The same unfortunate interpretation of the Christian doctrines produced similar violations of natural laws throughout the Middle Ages. The violence done to the natural impulses by an enforced and unwilling celibacy showed itself in prevailing dissoluteness of life, and too often those who should have been the models and exemplars of holy Life, were the leaders in profligate ways.

The struggle by which others attempted to maintain a formal continence, while their imaginations were uncontrolled, remained, and ever will remain, bitter and hopeless. The unavoidable continence of the monasteries was not slow to foster vices of a more deleterious character than licentiousness itself, and consequently to injure rather than to benefit the general weal. Of course, we do not mean that this was commonly or even frequently the case, but there is too much evidence from original records to deny that much moral tur-pitude arose from this misunderstood position of the procrea-tive instinct in the economy.

Matrimonial life itself felt the effects of this erroneous view. It was looked upon as an allowable, but not the most holy condition of life. That there was real chastity in marriage, though perhaps conceded in words, was not in act and belief, for the condition of virginity was constantly upheld as the only really pure state of living. " To cut down by the axe of virginity the wood of marriage is the true object of the saint," is the energetic metaphor of Saint Jerome. The consequence of this belief that the marriage state was inconsistent with pure holiness was that when a strong religious fervor fell upon a husband or wife, its first effect was to make any continuation of happy married life out of the question. The more religious partner at once desired and attempted to lead a solitary life, or to join some monastery or sisterhood.

In other words, it came to be generally understood that married people, by the very act of marriage, put themselves upon a lower plane of morality.

The inevitable consequence was a loss of self-respect, a diminished esteem for marital purity, and a visible tendency to infidelity in the marriage relation. It is not too much to say that an impartial student of national traits can still distinguish the fruits of these views in the southern nations of the European continent.

In Modern Times. In more modern times the inconsistencies and the incorrectness of these views of the relations of the sexes became apparent, and able men rose who maintained that neither continence nor virginity was more pleasing in the sight of God than married chastity and fidelity, and that any doctrine to the contrary, so far from elevating a national standard of morality, did exactly the reverse. These teachers further maintained that the sexual impulse is not in itself evil, nor is it any more liable to result in evil than any other passion or appetite appertaining to man; and that, in refer' ence to its temperate indulgence under proper and legal restrictions, it is entirely in accordance both with the laws of natural science and the maxims of pure Christianity.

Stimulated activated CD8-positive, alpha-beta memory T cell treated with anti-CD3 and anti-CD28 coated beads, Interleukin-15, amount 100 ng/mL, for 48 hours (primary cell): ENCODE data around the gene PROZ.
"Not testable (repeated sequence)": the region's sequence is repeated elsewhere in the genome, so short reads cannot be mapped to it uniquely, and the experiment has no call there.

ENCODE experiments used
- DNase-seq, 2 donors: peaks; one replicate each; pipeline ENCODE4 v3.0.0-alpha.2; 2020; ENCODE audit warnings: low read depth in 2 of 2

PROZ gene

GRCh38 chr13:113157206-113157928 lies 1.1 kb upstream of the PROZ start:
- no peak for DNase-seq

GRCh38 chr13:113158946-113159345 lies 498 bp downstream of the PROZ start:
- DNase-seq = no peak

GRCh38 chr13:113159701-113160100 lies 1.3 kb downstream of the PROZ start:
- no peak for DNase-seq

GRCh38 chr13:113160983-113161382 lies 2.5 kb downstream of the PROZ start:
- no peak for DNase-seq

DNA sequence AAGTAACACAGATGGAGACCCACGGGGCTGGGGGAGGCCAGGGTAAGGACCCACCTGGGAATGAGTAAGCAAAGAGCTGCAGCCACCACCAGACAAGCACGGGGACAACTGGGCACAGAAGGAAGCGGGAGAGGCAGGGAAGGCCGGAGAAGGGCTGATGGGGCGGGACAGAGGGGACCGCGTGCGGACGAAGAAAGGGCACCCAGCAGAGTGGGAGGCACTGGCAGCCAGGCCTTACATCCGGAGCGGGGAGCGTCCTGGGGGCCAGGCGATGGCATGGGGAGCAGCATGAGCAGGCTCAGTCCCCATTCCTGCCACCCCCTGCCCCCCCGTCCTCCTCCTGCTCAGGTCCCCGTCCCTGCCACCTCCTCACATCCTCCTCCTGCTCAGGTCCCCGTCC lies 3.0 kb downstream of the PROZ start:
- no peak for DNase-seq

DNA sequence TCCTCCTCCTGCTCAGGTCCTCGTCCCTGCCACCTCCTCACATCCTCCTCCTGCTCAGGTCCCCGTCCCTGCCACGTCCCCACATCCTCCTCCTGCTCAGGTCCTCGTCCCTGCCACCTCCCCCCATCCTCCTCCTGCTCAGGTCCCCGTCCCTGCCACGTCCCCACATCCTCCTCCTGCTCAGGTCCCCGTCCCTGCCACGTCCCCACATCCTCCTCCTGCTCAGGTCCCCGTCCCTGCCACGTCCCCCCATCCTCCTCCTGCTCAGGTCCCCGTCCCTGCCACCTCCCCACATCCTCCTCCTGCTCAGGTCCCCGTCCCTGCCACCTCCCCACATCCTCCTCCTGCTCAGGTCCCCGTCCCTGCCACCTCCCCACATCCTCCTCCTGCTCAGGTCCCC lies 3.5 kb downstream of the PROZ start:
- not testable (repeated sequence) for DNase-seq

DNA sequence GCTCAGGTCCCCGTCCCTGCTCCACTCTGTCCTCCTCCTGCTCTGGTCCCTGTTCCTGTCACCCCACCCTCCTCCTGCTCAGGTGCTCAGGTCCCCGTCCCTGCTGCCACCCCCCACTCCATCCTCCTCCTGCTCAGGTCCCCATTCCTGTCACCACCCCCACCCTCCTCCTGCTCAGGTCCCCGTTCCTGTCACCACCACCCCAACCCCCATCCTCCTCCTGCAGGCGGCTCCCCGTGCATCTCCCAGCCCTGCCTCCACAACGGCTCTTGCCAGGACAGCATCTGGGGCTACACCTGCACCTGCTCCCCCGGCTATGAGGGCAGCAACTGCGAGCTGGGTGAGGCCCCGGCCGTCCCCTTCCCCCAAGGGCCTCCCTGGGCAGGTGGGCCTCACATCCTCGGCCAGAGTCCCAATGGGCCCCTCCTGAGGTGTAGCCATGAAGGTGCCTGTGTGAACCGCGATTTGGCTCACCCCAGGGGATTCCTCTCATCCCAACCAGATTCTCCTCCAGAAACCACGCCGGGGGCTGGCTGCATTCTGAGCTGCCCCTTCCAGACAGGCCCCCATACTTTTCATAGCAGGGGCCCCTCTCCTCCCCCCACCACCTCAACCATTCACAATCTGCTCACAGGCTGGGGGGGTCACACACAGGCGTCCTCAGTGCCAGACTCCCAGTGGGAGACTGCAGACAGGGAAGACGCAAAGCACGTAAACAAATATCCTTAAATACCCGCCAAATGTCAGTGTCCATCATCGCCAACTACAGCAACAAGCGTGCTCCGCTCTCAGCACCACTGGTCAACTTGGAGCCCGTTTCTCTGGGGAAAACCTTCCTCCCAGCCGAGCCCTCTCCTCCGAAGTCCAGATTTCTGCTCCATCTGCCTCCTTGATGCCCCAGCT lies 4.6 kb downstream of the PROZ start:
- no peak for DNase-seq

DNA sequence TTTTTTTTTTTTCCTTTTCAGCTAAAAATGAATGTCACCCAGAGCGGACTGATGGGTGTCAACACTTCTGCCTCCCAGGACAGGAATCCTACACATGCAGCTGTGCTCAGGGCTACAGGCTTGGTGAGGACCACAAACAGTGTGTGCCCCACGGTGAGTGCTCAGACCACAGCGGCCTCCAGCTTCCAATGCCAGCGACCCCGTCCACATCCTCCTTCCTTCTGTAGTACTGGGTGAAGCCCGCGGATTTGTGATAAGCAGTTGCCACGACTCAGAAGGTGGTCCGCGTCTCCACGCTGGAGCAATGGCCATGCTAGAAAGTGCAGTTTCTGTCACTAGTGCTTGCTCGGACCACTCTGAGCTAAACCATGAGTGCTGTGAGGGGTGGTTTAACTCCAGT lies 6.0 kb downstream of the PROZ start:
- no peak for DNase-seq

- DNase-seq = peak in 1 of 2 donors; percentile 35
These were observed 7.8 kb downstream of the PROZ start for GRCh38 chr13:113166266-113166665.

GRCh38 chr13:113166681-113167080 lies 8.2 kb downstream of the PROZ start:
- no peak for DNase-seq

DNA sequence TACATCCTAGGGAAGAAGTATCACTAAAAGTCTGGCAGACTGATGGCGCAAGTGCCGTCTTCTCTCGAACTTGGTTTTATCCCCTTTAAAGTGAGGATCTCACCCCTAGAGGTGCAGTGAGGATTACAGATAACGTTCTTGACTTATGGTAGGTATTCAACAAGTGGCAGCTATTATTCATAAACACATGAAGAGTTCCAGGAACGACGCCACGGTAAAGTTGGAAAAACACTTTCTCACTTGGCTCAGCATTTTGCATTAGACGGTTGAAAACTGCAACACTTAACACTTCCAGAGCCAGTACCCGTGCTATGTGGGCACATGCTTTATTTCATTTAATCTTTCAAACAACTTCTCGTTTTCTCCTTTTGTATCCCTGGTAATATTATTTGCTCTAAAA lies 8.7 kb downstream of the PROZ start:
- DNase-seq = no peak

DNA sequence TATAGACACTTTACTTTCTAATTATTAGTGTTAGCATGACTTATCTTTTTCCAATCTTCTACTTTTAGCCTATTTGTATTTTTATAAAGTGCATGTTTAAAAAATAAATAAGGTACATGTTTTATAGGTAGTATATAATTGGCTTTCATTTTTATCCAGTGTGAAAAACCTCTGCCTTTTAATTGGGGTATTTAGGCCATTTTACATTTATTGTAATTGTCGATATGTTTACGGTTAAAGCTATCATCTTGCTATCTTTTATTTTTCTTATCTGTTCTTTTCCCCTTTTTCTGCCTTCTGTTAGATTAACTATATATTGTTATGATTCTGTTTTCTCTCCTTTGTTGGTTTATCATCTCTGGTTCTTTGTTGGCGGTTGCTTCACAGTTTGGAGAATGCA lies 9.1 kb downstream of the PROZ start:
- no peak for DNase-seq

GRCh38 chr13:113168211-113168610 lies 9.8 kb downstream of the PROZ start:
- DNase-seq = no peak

This was, indeed, a step in advance, and it has redounded to the well-being of those who have appreciated and recognized it. But in its full bearings in social and individual life, it is still too superficially understood by the masses.

This is, in a measure, owing to a general hesitation in stating distinctly to the public the nature and laws which govern the more recondite functions of the human frame. As far as this has been done, it has been by those very insufficiently qualified to act as the interpreters of scientific results, and much more for selfish and immediate ends than from any abstract desire to promote the comfort and the happiness of their fellows.

Yet the various facts which we have adduced, not from remote or limited fields, but from the general history of the race, prove conclusively how intimately associated with man's moral nature, and consequently with his life hereafter, are these questions concerning his peculiar powers.

In a double sense is there a perpetuity connected with the exercise of this function. In our article on Inheritance we have told how distant generations will certainly be moulded in their moral, mental, and physical natures by the actions of their ancestors now living. Now, we call attention to the individual destiny of each as dependent, to no small extent, upon the same actions. Impressed, as we hope our readers will be by this double responsibility, they should seek to learn how to perform these important duties intelligently.

The practical deductions which we could make from such facts are that we should not supinely fold our hands and sit contented with indolence and ignorance in the face of these demands upon our attention.

No one denies that almost the greatest scourges of modern societies are still the products of a want of regulation in the sexual relations. Hitherto, renouncing as unsuited to the refinement and purity (!) of our social life the plain and direct admonitions which God saw fit to impart to His chosen people that they might be kept unspotted from the evils which surrounded them, we have tried the plan of saying nothing and doing nothing. We have hoped that by a well-bred silence on the subject of carnal abominations, they would presently disappear and be forgotton.

The result has unfortunately not yet justified this agreeable expectation. If anything, it seems that these vices are increasing at quite as fast a rate as population, wealth, and luxury increase. The simplicity of the Society of Friends, the severity of the Pilgrim Fathers, or the heroism of the Huguenot refugees which marked the early history of our country, were hard to discover now in any corner of our wide domain.